I’m sitting in the new “creative room” here at the Pictage office, on a stool facing a new IKEA tall writing desk. My iPod is in one ear, silence in the other, with eraser dust everywhere, and I mean everywhere. This is the perfect scene for my mad scribbling on a large yellow legal pad of paper- writer’s block gone.
For the past few weeks I have been struggling with one of my least favorite things in the whole world, writer’s block. Although I don’t write much on the blog here at Pictage, we are fortunate enough to have great photographer contributors, I do a lot of writing every day at work. For the past few weeks I have been in a creative dry spell, the words not quite stringing together into sentences the way they normally do. The thing about writer’s block is that as you become more and more frustrated, the writer’s block gets worse.
I am being dramatic, yes, but all of this frustration over writing in addition to the conversations that I have had with photographers and bloggers about this topic got be thinking about blogging and how it can be a constant battle to produce content.
Because even if you are writing to explain images and it seems like it should be simple, putting together the right words to explain the situation can be extremely difficult. Just as difficult as writing a how-to article to brides or other photographers, or writing for personal reasons. Through my own struggles with writer’s block I have found a few tips and tricks to producing content and avoiding writer’s block almost completely that seem to work for me and they just might work for you too.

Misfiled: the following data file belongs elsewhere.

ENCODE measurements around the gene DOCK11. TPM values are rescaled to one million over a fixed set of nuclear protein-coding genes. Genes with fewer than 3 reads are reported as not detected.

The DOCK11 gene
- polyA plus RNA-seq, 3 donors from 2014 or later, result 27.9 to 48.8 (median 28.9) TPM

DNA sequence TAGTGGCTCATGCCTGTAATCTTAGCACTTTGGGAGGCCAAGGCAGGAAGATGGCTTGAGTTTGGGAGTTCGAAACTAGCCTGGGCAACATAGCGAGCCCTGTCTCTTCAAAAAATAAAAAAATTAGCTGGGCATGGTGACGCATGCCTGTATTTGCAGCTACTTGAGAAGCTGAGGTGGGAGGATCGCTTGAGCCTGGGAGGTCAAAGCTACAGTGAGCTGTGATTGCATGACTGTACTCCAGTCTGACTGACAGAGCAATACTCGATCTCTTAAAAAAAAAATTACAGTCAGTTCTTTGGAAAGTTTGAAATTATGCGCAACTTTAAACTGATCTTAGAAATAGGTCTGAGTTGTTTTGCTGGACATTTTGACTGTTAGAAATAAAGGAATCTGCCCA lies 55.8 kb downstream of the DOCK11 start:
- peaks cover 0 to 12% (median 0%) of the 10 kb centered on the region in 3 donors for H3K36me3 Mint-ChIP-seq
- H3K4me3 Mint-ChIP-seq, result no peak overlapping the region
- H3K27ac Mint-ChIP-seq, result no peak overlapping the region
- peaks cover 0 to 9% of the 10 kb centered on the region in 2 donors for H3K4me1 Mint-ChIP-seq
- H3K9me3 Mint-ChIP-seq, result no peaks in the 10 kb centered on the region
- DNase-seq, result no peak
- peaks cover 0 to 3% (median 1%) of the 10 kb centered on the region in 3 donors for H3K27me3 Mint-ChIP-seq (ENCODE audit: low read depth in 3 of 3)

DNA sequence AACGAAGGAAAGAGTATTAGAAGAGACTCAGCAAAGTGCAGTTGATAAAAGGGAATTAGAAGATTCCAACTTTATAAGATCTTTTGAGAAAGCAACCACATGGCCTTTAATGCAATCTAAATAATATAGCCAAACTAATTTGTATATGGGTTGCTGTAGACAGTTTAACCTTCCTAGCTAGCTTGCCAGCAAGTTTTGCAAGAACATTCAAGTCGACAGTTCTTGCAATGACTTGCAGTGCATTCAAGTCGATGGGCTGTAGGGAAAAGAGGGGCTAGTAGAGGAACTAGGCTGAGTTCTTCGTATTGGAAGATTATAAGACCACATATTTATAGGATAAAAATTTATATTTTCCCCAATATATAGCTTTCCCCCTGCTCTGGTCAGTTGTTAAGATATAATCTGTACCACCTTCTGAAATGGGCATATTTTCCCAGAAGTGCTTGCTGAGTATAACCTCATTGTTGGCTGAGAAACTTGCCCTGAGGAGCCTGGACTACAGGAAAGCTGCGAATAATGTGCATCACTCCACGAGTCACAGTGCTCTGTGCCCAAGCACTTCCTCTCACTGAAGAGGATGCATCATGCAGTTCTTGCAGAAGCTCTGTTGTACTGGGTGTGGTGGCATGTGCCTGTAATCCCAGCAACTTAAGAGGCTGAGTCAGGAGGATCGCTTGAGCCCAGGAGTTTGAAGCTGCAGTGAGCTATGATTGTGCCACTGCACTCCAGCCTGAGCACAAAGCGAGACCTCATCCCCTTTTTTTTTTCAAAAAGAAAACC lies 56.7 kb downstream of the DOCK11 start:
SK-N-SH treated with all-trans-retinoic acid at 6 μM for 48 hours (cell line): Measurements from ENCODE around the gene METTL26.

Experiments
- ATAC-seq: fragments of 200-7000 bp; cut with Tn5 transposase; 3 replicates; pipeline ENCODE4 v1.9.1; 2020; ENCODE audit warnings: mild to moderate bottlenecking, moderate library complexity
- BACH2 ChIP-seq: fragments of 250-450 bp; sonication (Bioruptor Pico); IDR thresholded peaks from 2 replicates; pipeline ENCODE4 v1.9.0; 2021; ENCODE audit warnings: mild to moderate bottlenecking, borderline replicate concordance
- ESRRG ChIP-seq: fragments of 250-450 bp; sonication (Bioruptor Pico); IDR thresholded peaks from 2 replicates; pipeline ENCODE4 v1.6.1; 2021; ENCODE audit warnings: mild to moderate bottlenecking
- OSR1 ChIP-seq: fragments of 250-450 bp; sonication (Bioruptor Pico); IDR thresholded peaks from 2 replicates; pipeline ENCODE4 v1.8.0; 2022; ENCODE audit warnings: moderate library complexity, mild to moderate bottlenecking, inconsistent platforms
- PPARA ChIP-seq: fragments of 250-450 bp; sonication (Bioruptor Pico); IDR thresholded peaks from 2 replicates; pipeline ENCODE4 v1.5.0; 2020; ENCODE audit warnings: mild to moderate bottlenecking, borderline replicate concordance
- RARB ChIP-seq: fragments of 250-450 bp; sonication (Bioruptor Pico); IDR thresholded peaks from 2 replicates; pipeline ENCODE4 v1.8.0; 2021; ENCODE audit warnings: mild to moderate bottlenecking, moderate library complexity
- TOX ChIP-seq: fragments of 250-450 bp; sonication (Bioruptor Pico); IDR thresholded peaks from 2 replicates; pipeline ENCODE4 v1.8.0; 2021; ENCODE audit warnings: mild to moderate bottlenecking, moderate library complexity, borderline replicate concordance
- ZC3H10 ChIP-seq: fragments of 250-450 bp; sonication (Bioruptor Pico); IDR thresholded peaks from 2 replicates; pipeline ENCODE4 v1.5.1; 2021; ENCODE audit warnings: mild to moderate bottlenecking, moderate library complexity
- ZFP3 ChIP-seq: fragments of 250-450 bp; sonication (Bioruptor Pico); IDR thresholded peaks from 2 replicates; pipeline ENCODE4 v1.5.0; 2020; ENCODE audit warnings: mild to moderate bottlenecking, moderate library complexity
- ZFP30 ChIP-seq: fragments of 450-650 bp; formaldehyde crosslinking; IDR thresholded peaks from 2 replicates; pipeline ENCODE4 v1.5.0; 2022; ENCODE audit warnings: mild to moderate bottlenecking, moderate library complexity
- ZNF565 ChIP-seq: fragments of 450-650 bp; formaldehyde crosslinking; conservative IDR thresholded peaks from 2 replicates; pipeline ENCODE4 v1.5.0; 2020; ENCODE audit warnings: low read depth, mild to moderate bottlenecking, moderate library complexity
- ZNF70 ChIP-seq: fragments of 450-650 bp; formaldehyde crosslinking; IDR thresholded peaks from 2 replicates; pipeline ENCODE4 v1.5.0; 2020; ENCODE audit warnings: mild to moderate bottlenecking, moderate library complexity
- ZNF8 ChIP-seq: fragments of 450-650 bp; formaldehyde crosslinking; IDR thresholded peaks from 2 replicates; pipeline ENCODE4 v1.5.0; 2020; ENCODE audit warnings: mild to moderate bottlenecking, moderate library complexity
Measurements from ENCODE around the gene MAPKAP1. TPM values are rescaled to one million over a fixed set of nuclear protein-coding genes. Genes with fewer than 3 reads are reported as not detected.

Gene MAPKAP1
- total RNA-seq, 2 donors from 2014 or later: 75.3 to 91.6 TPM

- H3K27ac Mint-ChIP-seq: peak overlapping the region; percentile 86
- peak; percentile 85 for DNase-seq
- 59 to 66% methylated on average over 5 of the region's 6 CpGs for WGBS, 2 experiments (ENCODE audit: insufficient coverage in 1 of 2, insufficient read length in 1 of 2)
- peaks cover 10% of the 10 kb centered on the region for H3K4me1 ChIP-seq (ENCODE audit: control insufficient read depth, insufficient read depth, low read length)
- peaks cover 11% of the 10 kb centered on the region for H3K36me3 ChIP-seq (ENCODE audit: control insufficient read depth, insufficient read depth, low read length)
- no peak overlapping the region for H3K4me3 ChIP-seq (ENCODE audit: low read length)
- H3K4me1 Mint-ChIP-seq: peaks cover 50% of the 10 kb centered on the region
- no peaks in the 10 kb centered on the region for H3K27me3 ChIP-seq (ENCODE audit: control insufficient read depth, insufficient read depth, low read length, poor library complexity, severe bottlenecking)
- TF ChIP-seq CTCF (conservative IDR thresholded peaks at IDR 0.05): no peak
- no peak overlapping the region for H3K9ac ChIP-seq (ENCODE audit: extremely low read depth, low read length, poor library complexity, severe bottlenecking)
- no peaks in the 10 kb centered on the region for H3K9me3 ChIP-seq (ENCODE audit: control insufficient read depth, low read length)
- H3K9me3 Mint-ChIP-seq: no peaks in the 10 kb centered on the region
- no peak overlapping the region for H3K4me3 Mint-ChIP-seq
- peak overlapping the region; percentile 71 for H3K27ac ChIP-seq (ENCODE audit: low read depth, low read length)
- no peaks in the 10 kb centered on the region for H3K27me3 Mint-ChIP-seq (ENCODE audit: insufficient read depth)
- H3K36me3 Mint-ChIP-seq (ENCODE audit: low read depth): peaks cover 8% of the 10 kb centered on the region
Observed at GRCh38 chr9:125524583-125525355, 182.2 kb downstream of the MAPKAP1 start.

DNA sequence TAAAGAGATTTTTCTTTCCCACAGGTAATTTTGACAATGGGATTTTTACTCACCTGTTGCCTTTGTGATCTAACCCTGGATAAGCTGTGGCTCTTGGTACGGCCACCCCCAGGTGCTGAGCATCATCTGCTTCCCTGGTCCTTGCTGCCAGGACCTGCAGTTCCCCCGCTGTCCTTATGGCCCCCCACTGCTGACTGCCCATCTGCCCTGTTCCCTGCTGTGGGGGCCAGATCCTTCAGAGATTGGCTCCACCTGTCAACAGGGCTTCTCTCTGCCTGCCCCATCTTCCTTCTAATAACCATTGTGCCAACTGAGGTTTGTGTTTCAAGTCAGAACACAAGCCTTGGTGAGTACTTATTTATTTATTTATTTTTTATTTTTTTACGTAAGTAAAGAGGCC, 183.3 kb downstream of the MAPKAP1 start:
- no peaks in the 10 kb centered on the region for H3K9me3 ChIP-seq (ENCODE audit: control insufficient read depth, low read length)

1. Find What Works for You- and DO IT
For me, as I mentioned in the beginning of this post, I need a quiet place sans distractions, a legal pad of paper, a pencil, and a giant eraser. I need to hear music in one ear and silence in the other. This is my perfect scenario. After trying what seems like one million other options, I found one that works. One way to find your perfect scenario is to dedicate a time every day or as often as it fits in your schedule, and try a new writing scenario. Sit and write and see what you like and what you don’t. You will find what works for you. Once you do, stick to it and be dedicated to it.
2. Write Now, Edit Later
One reason I use a pencil and paper instead of a computer is that erasing is a lot more inconvenient than highlighting and deleting. The most unproductive thing for me to do while trying to write is write something on my computer only to go back and delete it all, ending up thirty minutes later once again staring at a blank computer screen.
If you trust that you know the topic, then put your pen to paper, start typing (whatever method of writing that you are using), and go with it. Let yourself write, leaving all deleting and erasing to a minimum. Now is not the time to perfect it, you have time to perfect it later. If you can’t just let yourself write like that then try a little exercise that my 11th grade English teacher taught me, stream of consciousness writing.
Exercise: Write for 5-10 minutes straight (use a timer) without stopping. Do not lift your pen from the paper or fingers from the keys and most importantly no deleting! If you don’t know what to write then write, “I don’t know I don’t know I don’t know”. The most important piece of this exercise being that you take the pressure off of yourself and let yourself write something, even if it’s not what you want to write.
3. Don’t Think- Too Much
When you are in writing mode, be in writing mode. Don’t think about readers, subscribers, or analytics. Focus on the content and leave the rest to editing mode when you look at the abundance of content that you have and get to form it into what you really envision it to be.